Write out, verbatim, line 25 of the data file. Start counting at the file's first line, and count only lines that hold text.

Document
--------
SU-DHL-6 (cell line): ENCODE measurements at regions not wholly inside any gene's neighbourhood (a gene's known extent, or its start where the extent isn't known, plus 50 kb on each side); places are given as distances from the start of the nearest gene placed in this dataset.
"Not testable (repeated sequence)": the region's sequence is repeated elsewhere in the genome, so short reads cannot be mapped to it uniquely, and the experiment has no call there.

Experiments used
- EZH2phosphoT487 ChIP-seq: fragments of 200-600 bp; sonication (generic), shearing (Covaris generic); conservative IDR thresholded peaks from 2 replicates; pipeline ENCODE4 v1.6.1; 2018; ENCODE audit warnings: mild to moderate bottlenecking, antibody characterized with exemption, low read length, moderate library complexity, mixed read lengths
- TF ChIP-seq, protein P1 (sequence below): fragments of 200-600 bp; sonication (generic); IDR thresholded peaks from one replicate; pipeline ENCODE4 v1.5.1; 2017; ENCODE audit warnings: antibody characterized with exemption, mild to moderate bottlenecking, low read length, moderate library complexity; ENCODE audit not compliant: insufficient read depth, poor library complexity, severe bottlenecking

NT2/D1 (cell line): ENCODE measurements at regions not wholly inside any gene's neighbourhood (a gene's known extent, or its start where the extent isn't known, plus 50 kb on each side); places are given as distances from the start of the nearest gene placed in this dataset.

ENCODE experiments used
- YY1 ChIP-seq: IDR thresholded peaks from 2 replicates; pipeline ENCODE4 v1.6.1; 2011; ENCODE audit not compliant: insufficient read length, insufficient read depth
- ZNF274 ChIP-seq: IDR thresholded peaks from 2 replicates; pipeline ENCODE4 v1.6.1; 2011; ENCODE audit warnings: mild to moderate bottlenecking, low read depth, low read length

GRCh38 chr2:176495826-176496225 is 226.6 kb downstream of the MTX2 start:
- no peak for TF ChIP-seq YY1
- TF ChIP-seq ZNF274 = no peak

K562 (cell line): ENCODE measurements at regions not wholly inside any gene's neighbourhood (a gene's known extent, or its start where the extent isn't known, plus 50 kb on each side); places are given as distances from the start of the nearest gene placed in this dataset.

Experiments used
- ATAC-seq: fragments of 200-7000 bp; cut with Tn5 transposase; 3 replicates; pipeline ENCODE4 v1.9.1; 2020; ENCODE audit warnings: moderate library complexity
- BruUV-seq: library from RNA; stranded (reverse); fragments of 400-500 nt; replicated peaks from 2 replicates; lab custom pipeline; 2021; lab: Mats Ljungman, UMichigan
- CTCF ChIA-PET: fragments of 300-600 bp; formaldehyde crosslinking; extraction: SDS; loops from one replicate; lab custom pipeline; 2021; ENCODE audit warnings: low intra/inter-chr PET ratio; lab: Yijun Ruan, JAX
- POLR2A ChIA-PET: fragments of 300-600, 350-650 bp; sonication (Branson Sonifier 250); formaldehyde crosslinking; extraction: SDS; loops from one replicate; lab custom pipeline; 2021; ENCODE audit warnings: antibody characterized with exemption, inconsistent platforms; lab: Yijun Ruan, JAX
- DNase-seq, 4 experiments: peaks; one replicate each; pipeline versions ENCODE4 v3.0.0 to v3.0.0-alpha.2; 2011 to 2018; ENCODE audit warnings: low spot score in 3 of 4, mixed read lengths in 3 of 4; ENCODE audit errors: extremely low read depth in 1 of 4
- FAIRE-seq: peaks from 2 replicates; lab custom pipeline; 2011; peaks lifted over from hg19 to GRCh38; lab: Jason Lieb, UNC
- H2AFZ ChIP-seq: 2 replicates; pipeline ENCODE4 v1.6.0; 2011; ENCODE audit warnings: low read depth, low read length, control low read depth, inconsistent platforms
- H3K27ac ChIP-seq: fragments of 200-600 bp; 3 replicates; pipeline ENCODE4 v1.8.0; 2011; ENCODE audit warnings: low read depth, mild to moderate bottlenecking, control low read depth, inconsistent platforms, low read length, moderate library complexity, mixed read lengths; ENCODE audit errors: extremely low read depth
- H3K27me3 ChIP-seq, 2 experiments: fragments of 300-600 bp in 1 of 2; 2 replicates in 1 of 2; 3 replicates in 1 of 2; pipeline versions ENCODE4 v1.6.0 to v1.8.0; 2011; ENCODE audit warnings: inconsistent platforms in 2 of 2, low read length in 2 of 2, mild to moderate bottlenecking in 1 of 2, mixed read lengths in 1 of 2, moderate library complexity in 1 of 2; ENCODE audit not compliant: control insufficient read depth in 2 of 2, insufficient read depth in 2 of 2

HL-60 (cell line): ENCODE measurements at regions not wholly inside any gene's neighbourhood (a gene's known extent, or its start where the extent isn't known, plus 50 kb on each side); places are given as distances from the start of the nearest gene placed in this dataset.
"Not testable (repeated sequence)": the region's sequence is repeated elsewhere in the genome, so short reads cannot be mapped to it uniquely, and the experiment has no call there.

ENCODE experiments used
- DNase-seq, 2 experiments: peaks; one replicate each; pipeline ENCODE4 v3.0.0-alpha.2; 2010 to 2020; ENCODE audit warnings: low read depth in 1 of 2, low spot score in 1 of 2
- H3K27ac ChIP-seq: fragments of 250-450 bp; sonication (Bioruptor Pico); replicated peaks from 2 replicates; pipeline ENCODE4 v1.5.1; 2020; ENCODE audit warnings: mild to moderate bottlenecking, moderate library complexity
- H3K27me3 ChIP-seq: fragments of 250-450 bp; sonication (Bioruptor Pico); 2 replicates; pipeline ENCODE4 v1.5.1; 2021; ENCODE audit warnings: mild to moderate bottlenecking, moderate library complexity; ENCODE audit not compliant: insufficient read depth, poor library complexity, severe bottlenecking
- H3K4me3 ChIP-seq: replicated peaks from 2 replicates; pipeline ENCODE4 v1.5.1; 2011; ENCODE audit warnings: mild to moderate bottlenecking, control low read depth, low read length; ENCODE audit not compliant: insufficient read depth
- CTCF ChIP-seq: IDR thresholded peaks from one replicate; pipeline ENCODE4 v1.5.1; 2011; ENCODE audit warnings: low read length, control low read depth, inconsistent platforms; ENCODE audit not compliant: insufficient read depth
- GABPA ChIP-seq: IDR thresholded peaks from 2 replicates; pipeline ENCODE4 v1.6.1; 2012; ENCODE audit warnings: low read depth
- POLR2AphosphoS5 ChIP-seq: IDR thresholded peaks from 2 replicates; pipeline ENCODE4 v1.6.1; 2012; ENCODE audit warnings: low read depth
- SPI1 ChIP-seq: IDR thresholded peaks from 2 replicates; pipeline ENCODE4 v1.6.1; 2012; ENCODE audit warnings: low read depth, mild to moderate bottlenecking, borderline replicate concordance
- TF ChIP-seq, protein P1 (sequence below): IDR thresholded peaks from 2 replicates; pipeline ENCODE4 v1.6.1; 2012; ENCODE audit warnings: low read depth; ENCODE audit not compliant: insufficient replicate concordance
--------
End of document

"Not testable (repeated sequence)": the region's sequence is repeated elsewhere in the genome, so short reads cannot be mapped to it uniquely, and the experiment has no call there.